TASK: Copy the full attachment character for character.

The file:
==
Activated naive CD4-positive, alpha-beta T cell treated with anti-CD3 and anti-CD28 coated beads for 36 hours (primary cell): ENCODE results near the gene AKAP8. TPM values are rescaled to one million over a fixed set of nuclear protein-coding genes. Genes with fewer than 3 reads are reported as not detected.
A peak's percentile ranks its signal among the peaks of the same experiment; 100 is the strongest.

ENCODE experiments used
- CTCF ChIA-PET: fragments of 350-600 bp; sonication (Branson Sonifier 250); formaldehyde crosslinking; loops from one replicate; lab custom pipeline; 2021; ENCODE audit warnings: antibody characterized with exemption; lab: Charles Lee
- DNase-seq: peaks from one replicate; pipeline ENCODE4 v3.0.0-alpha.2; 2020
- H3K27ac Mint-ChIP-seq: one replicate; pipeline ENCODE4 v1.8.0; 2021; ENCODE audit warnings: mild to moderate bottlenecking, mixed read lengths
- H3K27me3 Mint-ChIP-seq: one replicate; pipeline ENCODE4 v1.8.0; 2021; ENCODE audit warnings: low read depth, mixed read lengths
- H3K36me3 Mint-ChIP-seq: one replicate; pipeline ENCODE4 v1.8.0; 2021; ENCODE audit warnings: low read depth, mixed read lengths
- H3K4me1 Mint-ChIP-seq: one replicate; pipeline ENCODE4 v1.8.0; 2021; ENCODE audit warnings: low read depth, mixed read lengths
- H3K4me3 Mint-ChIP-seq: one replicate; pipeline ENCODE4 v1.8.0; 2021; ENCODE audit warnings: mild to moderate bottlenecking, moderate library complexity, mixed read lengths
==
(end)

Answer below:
Activated naive CD4-positive, alpha-beta T cell treated with anti-CD3 and anti-CD28 coated beads for 36 hours (primary cell): ENCODE results near the gene AKAP8. TPM values are rescaled to one million over a fixed set of nuclear protein-coding genes. Genes with fewer than 3 reads are reported as not detected.
A peak's percentile ranks its signal among the peaks of the same experiment; 100 is the strongest.

ENCODE experiments used
- CTCF ChIA-PET: fragments of 350-600 bp; sonication (Branson Sonifier 250); formaldehyde crosslinking; loops from one replicate; lab custom pipeline; 2021; ENCODE audit warnings: antibody characterized with exemption; lab: Charles Lee
- DNase-seq: peaks from one replicate; pipeline ENCODE4 v3.0.0-alpha.2; 2020
- H3K27ac Mint-ChIP-seq: one replicate; pipeline ENCODE4 v1.8.0; 2021; ENCODE audit warnings: mild to moderate bottlenecking, mixed read lengths
- H3K27me3 Mint-ChIP-seq: one replicate; pipeline ENCODE4 v1.8.0; 2021; ENCODE audit warnings: low read depth, mixed read lengths
- H3K36me3 Mint-ChIP-seq: one replicate; pipeline ENCODE4 v1.8.0; 2021; ENCODE audit warnings: low read depth, mixed read lengths
- H3K4me1 Mint-ChIP-seq: one replicate; pipeline ENCODE4 v1.8.0; 2021; ENCODE audit warnings: low read depth, mixed read lengths
- H3K4me3 Mint-ChIP-seq: one replicate; pipeline ENCODE4 v1.8.0; 2021; ENCODE audit warnings: mild to moderate bottlenecking, moderate library complexity, mixed read lengths